Customer Review

6 of 7 people found the following review helpful
5.0 out of 5 stars Certainly gets a reaction...., 31 Oct. 2012
This review is from: Why Your Five Year Old Could Not Have Done That: Modern Art Explained (Paperback)
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This is a great little book, skitting around modern art, rushing hither and thither. Contemporary art is not so much about making something beautiful as provoking a reaction and making you think. This book does exactly that. The reaction may vary between agreement and angry disagreement, but will never be neutral or bland.
Susan Hodge seems to have collected an armful of facts with an ambition to introduce people to contemporary art. They are shoe horned in with breathless enthusiasm, with one morsel following swiftly on to the next.
This could have been a large explanatory tome that would have discouraged many. The structure adopted makes it masterfully concise. 100 art pieces are reproduced with high quality graphics. These are grouped into 6 thematic chapters such as 'Expressions/scribbles' and 'Provocation/tantrums'. The work appears as the focus of a two page spread which also includes a brief explanation of the artist and the work. Assorted trivia are grouped around this, colour coded as technique/context/location/incidental information/similar works.
The range included is extensive and varied and in addition to the above does of course explain why a child couldn't have produced the work. In fact in most cases there is a grudging admission that a child could have produced the work, or certainly might have produced something very similar. The difference often appears in the artist's own explanation of the work and its context. We are for instance invited to note that Flavin's ''Monument' for V. Tatlin' (which consists of several vertically arranged fluorescent tubes) contrasts Tatlin's use of advanced and complex technologies in spiral structure design on a vast scale with the simple and linear art work. Now if anyone could look at the tubes and deduce that from them I'd be astonished; clearly the art work itself doesn't stand alone and only becomes understandable with explanation. It's that added complexity that a child couldn't produce, the knights move link between one item and another. Enthusiasts for modern art will relish these novel links and the flights of ideas that flow. Others will think that if you can't see the message in the work, if it doesn't speak directly, then it is indeed nothing more than a childlike and childish work.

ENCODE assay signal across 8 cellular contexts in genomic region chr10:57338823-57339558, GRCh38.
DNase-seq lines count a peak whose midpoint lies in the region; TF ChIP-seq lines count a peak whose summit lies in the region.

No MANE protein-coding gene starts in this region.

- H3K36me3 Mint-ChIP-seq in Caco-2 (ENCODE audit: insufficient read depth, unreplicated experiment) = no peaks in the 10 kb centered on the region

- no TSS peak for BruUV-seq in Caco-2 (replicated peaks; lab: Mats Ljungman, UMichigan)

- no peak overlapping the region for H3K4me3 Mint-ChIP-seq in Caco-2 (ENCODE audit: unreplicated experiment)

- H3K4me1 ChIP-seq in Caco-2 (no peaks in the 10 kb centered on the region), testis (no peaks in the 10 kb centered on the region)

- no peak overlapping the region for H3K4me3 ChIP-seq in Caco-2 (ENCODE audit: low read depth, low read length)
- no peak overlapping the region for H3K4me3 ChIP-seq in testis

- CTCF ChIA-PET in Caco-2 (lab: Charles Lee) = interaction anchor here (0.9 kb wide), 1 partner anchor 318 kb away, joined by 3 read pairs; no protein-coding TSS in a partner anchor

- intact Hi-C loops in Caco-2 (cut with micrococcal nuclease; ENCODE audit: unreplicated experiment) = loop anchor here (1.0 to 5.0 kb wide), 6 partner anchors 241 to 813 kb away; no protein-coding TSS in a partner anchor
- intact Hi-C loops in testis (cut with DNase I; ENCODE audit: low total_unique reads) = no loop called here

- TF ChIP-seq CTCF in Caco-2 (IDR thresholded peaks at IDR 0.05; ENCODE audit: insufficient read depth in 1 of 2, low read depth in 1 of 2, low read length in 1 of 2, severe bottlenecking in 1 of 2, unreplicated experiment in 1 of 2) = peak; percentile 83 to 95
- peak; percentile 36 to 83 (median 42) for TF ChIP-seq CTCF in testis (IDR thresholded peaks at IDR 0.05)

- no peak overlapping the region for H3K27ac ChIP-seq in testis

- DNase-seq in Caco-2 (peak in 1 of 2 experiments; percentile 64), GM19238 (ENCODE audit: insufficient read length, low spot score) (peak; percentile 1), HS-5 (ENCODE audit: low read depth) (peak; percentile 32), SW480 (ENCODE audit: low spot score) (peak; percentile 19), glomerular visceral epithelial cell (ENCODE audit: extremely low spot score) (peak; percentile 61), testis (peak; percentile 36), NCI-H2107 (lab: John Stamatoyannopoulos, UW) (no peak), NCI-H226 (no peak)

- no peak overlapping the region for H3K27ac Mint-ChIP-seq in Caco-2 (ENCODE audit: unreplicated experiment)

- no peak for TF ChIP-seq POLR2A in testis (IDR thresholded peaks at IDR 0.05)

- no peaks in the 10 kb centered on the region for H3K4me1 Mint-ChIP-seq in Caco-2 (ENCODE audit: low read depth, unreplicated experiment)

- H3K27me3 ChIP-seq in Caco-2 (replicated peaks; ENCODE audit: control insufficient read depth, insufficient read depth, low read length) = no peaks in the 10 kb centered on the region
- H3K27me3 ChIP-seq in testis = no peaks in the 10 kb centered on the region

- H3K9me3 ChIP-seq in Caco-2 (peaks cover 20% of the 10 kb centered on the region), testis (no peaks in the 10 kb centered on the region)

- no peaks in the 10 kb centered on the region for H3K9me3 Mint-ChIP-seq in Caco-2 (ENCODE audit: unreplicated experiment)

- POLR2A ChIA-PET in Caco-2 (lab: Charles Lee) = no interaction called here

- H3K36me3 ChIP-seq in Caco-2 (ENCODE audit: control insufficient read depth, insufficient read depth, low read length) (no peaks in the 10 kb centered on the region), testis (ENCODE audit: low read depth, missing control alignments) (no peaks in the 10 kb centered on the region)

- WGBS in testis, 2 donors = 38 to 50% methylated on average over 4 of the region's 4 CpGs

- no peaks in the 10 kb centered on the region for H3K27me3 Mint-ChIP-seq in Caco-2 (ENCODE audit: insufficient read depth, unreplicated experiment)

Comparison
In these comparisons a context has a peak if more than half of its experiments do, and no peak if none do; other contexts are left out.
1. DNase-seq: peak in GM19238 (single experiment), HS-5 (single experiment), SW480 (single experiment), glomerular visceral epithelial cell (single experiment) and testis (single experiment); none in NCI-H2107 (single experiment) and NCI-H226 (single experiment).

In the end then the book is unlikely to convert skeptics en mass; the arguments will be filtered through the lens of your own pre-conception.
The brief facts presented boldy and without explanation can be apparently contradictory and somewhat confusing. For instance in discussing Warhol's work we learn that, 'Pop Art developed.... in opposition to Abstract Expressionism', but on the next page we find that Eva Hess's work displays, 'Evidence of Pop Art, Abstract Expression....'. Eh? Does that mean she produced a contradictory body of work, were the two in fact not after all opposed, did Hesse manage some clever reconciliation of the two, and if so then how did that work?
The book then contains some incomplete explanations if not contradictions and is unlikely to convince those that think all modern art could made by children that they are mistaken. However, it is a thought provoking romp through a range of art, with both well produced reproductions and great factual density that is likely to appeal to the budding enthusiast, and whilst lacking in depth explanation may add interesting details for the expert.
Finally, and perhaps irreverently, it's two page by two page layout and staccato facts make it a great book for browsing intermittently; a sure fire winner as a loo book!
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